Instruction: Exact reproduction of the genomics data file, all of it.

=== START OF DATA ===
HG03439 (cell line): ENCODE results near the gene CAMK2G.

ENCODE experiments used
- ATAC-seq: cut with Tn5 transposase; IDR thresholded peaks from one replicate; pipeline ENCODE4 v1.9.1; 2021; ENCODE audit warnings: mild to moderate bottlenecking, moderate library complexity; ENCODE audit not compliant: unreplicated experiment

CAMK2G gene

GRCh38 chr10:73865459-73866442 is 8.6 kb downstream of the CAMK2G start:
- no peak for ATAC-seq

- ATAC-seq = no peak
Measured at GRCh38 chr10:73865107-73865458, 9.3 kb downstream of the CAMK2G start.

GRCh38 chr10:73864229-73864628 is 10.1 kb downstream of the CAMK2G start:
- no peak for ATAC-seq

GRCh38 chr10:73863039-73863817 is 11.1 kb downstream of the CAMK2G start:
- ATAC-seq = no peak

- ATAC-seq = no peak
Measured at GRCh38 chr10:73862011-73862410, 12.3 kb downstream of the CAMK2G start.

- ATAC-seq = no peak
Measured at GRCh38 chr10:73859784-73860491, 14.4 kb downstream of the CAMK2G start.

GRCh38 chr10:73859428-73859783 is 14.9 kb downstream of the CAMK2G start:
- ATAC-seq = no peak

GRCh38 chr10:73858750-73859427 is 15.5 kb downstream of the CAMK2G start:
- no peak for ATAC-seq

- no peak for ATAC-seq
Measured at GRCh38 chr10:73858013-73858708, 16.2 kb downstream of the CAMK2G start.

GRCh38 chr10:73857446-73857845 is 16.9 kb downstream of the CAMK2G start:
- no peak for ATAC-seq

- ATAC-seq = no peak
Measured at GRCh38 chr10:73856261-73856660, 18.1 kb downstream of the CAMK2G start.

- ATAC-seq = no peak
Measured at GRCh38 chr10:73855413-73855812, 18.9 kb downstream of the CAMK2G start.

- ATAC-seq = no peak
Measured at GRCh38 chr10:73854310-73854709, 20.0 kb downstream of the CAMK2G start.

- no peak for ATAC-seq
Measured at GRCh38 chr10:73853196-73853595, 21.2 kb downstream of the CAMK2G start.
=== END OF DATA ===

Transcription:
HG03439 (cell line): ENCODE results near the gene CAMK2G.

ENCODE experiments used
- ATAC-seq: cut with Tn5 transposase; IDR thresholded peaks from one replicate; pipeline ENCODE4 v1.9.1; 2021; ENCODE audit warnings: mild to moderate bottlenecking, moderate library complexity; ENCODE audit not compliant: unreplicated experiment

CAMK2G gene

GRCh38 chr10:73865459-73866442 is 8.6 kb downstream of the CAMK2G start:
- no peak for ATAC-seq

- ATAC-seq = no peak
Measured at GRCh38 chr10:73865107-73865458, 9.3 kb downstream of the CAMK2G start.

GRCh38 chr10:73864229-73864628 is 10.1 kb downstream of the CAMK2G start:
- no peak for ATAC-seq

GRCh38 chr10:73863039-73863817 is 11.1 kb downstream of the CAMK2G start:
- ATAC-seq = no peak

- ATAC-seq = no peak
Measured at GRCh38 chr10:73862011-73862410, 12.3 kb downstream of the CAMK2G start.

- ATAC-seq = no peak
Measured at GRCh38 chr10:73859784-73860491, 14.4 kb downstream of the CAMK2G start.

GRCh38 chr10:73859428-73859783 is 14.9 kb downstream of the CAMK2G start:
- ATAC-seq = no peak

GRCh38 chr10:73858750-73859427 is 15.5 kb downstream of the CAMK2G start:
- no peak for ATAC-seq

- no peak for ATAC-seq
Measured at GRCh38 chr10:73858013-73858708, 16.2 kb downstream of the CAMK2G start.

GRCh38 chr10:73857446-73857845 is 16.9 kb downstream of the CAMK2G start:
- no peak for ATAC-seq

- ATAC-seq = no peak
Measured at GRCh38 chr10:73856261-73856660, 18.1 kb downstream of the CAMK2G start.

- ATAC-seq = no peak
Measured at GRCh38 chr10:73855413-73855812, 18.9 kb downstream of the CAMK2G start.

- ATAC-seq = no peak
Measured at GRCh38 chr10:73854310-73854709, 20.0 kb downstream of the CAMK2G start.

- no peak for ATAC-seq
Measured at GRCh38 chr10:73853196-73853595, 21.2 kb downstream of the CAMK2G start.